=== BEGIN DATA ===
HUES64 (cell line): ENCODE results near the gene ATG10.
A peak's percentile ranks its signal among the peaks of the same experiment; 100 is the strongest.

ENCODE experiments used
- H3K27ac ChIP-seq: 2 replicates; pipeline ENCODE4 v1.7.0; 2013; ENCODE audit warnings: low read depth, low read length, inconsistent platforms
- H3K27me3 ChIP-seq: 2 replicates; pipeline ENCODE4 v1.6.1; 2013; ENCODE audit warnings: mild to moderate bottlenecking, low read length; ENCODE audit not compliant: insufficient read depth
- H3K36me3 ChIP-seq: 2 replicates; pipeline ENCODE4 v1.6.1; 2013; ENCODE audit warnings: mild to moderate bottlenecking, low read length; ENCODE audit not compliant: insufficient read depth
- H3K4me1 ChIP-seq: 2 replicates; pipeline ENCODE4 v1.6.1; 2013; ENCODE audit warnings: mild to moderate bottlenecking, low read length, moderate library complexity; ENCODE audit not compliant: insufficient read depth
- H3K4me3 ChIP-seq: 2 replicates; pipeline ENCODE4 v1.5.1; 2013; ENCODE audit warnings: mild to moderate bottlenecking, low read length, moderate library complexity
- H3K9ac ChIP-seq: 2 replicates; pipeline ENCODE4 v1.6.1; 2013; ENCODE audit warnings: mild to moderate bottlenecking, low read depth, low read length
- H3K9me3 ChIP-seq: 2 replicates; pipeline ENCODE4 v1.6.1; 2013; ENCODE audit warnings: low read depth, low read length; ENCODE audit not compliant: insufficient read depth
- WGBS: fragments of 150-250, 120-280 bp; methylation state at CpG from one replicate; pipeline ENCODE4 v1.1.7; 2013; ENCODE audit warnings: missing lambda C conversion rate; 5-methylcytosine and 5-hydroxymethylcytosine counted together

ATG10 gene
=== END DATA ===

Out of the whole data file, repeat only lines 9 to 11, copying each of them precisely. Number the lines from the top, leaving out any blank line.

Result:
- H3K9ac ChIP-seq: 2 replicates; pipeline ENCODE4 v1.6.1; 2013; ENCODE audit warnings: mild to moderate bottlenecking, low read depth, low read length
- H3K9me3 ChIP-seq: 2 replicates; pipeline ENCODE4 v1.6.1; 2013; ENCODE audit warnings: low read depth, low read length; ENCODE audit not compliant: insufficient read depth
- WGBS: fragments of 150-250, 120-280 bp; methylation state at CpG from one replicate; pipeline ENCODE4 v1.1.7; 2013; ENCODE audit warnings: missing lambda C conversion rate; 5-methylcytosine and 5-hydroxymethylcytosine counted together